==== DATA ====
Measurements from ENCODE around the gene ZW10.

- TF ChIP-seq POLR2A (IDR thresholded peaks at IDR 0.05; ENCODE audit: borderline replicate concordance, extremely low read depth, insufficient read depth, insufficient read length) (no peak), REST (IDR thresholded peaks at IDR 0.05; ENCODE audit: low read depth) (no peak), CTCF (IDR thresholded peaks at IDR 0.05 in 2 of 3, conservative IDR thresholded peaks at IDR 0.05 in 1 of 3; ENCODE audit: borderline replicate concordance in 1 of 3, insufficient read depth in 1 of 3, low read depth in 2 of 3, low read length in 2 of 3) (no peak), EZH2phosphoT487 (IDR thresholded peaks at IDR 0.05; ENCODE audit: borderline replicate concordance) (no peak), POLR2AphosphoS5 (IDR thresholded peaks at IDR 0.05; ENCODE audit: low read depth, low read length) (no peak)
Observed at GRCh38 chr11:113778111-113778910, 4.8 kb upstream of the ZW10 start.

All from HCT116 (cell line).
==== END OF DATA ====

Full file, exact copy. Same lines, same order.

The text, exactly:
Measurements from ENCODE around the gene ZW10.

- TF ChIP-seq POLR2A (IDR thresholded peaks at IDR 0.05; ENCODE audit: borderline replicate concordance, extremely low read depth, insufficient read depth, insufficient read length) (no peak), REST (IDR thresholded peaks at IDR 0.05; ENCODE audit: low read depth) (no peak), CTCF (IDR thresholded peaks at IDR 0.05 in 2 of 3, conservative IDR thresholded peaks at IDR 0.05 in 1 of 3; ENCODE audit: borderline replicate concordance in 1 of 3, insufficient read depth in 1 of 3, low read depth in 2 of 3, low read length in 2 of 3) (no peak), EZH2phosphoT487 (IDR thresholded peaks at IDR 0.05; ENCODE audit: borderline replicate concordance) (no peak), POLR2AphosphoS5 (IDR thresholded peaks at IDR 0.05; ENCODE audit: low read depth, low read length) (no peak)
Observed at GRCh38 chr11:113778111-113778910, 4.8 kb upstream of the ZW10 start.

All from HCT116 (cell line).